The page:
Larry Wilmore on The Nightly Show’s end: ‘I don’t mind going down trying’

Former Comedy Central host says the days following the cancellation announcement have been surreal, but hes proud he kept it 100

On the afternoon after the final episode of The Nightly Show,Larry Wilmore said he was ready to figure out whats next.

Its been a tough few days getting through the shows, he said. But now that its over, its like: OK, lets move on.

Comedy Central <a href=”” data-link-name=”in” body link” class=”u-underline”>announced the shows cancellation earlier this week, and Wilmore said the next few days could only be described as surreal.

Those days dragged by, he said, but the level of support from fans and the media also surprised him: their messages were uplifting, despite a sadness that followed.

Its tough because you get such an outpouring as youre leaving, and its hard not to wonder, like: Where was this audience when the show was on? he said. Its frustrating, but mostly because its the reality of untraditional ways people consume shows these days.

Though the new ways people watch television may have hurt the ratings his show needed to survive, Wilmore was quick to note that new media platforms have let diverse voices, long excluded from major networks, gain footholds in media and entertainment.

Wilmore said he was still trying to sort through the deluge of thinkpieces and messages that say the cancellation of The Nightly Show has erased an important voice.

I dont know what the cancellation says about the state of black voices in media and entertainment, he said. Its hard for me to say, because right now Im in the eye of the hurricane. Throughout my entire career, Ive always tried to fix that issue of underrepresentation, so Im proud of the work that weve done thus far.

Wilmore said that one of his biggest accomplishments with The Nightly Showwas the diverse group that worked both in front of and behind the camera.

His other proudest accomplishment, he said, was his unfailing commitment to keeping it 100.

Many times when you do what I do, or work in journalism, in general, people try to not explicitly present their opinions on topics, he said. I think the term fair reporting is overused when it comes to journalism. I think saying they want to report evenly is more accurate.

Though Wilmore said he thought even reporting was an admirable approach, it was far from his goal: he wanted to be 100% honest, all of the time.

To keep it 100, I couldnt always be even, he said. I had to drop that pretense and if I thought a certain side was wrong, I had to call it that way. I couldnt be concerned with what side that was.

As an example, Wilmore said he has criticized Hillary Clinton almost as much as he has criticized Donald Trump.

Ive had people mad at me for doing that, but what can I do if I want to keep it 100? he said. Do they want me to act like I dont think the things Im saying? It wouldnt be right.

This approach has earned Wilmore many fans and more critics.

In my career, Im always trying to do something different, he said. Sometimes Im successful and sometimes Im not, but I dont mind going down trying.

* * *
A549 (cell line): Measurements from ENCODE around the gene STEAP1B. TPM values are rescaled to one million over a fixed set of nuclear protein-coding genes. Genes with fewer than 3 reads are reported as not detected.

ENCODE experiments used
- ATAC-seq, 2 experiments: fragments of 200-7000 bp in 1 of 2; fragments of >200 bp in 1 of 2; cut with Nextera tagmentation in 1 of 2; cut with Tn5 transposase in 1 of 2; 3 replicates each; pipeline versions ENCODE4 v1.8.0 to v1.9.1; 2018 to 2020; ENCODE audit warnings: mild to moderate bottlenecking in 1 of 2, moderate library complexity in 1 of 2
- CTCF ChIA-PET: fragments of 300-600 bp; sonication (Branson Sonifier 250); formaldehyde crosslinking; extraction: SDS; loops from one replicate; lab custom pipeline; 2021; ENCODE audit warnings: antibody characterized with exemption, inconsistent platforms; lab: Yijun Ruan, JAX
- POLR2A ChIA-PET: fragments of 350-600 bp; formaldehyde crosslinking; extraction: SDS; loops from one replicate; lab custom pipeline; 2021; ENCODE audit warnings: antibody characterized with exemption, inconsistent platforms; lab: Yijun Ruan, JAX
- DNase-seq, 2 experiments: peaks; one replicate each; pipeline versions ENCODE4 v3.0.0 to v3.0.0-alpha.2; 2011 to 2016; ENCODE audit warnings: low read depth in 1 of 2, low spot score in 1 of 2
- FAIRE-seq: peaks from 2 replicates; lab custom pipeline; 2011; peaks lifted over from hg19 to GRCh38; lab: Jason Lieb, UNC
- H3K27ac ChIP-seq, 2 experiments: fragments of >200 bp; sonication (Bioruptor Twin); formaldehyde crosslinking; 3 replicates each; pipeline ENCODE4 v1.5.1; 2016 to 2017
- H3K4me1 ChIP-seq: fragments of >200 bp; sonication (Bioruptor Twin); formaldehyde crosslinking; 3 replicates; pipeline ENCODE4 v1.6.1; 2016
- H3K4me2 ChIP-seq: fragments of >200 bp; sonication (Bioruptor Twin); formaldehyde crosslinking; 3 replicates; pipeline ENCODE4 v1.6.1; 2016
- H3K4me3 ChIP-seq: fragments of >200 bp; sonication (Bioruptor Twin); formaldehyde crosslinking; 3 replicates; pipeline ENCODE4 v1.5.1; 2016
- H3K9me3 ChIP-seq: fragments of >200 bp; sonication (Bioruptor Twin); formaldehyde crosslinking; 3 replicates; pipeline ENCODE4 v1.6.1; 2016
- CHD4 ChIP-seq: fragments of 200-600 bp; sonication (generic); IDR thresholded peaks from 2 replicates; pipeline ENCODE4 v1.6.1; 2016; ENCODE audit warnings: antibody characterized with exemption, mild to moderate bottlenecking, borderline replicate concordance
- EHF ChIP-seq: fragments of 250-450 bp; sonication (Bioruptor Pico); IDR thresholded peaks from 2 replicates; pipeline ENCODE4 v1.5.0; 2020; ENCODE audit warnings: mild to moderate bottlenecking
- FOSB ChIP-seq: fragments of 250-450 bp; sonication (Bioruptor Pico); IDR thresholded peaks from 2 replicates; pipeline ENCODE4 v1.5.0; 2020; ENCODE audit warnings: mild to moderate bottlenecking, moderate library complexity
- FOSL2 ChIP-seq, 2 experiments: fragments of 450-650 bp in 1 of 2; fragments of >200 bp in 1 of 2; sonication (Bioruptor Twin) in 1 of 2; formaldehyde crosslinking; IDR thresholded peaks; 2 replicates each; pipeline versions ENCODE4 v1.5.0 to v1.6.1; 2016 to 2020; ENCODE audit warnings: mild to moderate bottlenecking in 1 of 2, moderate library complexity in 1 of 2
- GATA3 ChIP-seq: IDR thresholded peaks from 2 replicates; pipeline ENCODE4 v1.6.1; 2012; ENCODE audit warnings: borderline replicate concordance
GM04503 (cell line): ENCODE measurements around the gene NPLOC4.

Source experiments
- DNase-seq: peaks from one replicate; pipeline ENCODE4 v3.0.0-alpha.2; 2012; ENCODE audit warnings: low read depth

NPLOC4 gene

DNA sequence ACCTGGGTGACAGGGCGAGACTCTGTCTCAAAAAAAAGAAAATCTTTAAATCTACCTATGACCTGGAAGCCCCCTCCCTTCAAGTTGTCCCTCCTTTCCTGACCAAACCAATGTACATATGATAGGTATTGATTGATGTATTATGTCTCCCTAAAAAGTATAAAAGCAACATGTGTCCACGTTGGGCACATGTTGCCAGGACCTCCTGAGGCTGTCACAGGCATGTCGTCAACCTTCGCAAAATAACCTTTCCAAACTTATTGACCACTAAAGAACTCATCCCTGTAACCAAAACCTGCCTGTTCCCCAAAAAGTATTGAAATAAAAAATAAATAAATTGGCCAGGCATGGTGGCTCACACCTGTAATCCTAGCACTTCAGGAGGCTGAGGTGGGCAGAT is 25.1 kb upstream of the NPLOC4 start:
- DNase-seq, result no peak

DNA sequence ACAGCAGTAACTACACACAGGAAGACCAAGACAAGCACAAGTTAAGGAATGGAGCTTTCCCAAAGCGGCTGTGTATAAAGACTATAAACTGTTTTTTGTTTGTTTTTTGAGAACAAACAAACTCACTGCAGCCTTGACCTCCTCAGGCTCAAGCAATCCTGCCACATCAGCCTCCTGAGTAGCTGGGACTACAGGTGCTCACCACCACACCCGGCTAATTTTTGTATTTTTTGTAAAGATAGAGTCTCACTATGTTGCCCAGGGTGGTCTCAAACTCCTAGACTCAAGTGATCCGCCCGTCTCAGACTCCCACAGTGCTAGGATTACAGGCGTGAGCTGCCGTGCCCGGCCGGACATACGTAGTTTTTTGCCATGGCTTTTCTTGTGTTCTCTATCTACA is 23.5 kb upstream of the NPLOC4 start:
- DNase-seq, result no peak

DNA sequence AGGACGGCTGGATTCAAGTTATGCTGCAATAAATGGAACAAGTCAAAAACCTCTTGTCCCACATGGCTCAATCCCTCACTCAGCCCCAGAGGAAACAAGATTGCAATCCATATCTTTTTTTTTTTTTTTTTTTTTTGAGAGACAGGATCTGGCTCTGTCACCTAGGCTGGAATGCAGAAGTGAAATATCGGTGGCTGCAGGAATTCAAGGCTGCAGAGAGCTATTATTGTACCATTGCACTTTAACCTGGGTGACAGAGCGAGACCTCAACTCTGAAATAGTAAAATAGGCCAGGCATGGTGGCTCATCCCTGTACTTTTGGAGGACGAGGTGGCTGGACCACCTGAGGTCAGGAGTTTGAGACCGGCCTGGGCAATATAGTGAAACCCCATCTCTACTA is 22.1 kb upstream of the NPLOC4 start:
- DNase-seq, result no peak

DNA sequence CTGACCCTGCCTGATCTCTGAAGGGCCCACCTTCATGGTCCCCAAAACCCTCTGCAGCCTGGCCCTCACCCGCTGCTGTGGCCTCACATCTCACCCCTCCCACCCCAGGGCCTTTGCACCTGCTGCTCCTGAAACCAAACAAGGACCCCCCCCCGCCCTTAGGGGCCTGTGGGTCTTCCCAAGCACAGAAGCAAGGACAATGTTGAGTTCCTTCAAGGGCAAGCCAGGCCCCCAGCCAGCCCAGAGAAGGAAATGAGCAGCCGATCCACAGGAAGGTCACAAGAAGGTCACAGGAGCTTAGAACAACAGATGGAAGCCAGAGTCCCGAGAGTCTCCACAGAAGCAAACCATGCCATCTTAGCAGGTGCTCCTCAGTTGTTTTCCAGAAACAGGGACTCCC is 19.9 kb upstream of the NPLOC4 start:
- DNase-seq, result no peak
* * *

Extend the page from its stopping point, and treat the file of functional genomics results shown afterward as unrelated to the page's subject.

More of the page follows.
Wilmore acknowledged his disappointment with Comedy Centrals decision, but reflected that his time on The Night Show and The Daily Show helped develop his voice.

Though hes always been interested in using satire and humor to comment on race and politics, Wilmore said The Daily Showgave him the first chance to project his own voice rather than write for other people.

That was my first chance to work on something that was really coming out of my mouth, he said. So Id say The Daily Show really started my awareness of my socio- political voice, and The Nightly Showtook it to the next level.

It was on The Nightly Showthat he realized his political voice was not what even he expected.

If youre writing for different people all the time, its easier to bury yourself in someone elses voice, he said. Even though youre writing for them, youre still expressing your opinions and point of view, but youre doing it while being able to hide in their voice.

He said he frequently surprised himself when he was required to take a public stand on the show.

I had never thought that much about the Confederate flag because I grew up in California, he said, alluding to a segment on persistent controversy around the symbol. Id seen those types of things, but not like in the south where it is in your face all the time.

Reporting on the flag, he said, forced him to confront a reality that he hand never had to see before, and which drew out emotions that surprised him.

Wilmore also tried to reassure fans about the quality of satire still running, saying that Seth Meyers, Stephen Colbert, Trevor Noah and John Oliver immediately came to mind.

Plus, theres so much incredible written press, and so many great shows on YouTube, and, you know, hopefully Ill be back soon to do my thing, he said. The show just ended last night, so I havent had a chance to breathe, but during the next week Ill definitely be thinking about how to best get back out there.

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